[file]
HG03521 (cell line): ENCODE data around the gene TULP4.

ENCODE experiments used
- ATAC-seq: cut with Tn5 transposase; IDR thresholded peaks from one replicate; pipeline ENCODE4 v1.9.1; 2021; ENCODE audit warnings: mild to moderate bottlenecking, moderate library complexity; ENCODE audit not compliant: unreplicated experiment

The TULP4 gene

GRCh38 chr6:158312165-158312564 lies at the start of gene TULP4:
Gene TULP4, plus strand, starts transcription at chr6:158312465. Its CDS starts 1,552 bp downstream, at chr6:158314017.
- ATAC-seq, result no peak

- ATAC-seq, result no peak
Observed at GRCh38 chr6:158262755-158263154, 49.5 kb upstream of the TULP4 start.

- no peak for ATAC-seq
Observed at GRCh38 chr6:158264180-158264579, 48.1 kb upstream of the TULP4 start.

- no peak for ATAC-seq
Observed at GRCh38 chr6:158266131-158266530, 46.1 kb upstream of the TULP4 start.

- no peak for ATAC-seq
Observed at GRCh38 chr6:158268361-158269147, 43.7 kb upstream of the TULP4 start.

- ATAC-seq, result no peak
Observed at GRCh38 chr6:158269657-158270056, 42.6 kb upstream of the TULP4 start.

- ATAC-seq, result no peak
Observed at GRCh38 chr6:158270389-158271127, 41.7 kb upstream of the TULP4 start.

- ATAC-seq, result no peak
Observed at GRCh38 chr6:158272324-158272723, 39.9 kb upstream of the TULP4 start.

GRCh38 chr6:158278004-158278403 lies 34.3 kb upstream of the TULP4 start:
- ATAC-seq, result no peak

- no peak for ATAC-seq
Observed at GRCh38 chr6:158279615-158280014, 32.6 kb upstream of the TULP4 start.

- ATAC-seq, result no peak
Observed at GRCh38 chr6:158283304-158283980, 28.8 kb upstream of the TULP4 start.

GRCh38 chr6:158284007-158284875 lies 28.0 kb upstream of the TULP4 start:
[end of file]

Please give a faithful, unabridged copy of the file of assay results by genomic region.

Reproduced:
HG03521 (cell line): ENCODE data around the gene TULP4.

ENCODE experiments used
- ATAC-seq: cut with Tn5 transposase; IDR thresholded peaks from one replicate; pipeline ENCODE4 v1.9.1; 2021; ENCODE audit warnings: mild to moderate bottlenecking, moderate library complexity; ENCODE audit not compliant: unreplicated experiment

The TULP4 gene

GRCh38 chr6:158312165-158312564 lies at the start of gene TULP4:
Gene TULP4, plus strand, starts transcription at chr6:158312465. Its CDS starts 1,552 bp downstream, at chr6:158314017.
- ATAC-seq, result no peak

- ATAC-seq, result no peak
Observed at GRCh38 chr6:158262755-158263154, 49.5 kb upstream of the TULP4 start.

- no peak for ATAC-seq
Observed at GRCh38 chr6:158264180-158264579, 48.1 kb upstream of the TULP4 start.

- no peak for ATAC-seq
Observed at GRCh38 chr6:158266131-158266530, 46.1 kb upstream of the TULP4 start.

- no peak for ATAC-seq
Observed at GRCh38 chr6:158268361-158269147, 43.7 kb upstream of the TULP4 start.

- ATAC-seq, result no peak
Observed at GRCh38 chr6:158269657-158270056, 42.6 kb upstream of the TULP4 start.

- ATAC-seq, result no peak
Observed at GRCh38 chr6:158270389-158271127, 41.7 kb upstream of the TULP4 start.

- ATAC-seq, result no peak
Observed at GRCh38 chr6:158272324-158272723, 39.9 kb upstream of the TULP4 start.

GRCh38 chr6:158278004-158278403 lies 34.3 kb upstream of the TULP4 start:
- ATAC-seq, result no peak

- no peak for ATAC-seq
Observed at GRCh38 chr6:158279615-158280014, 32.6 kb upstream of the TULP4 start.

- ATAC-seq, result no peak
Observed at GRCh38 chr6:158283304-158283980, 28.8 kb upstream of the TULP4 start.

GRCh38 chr6:158284007-158284875 lies 28.0 kb upstream of the TULP4 start: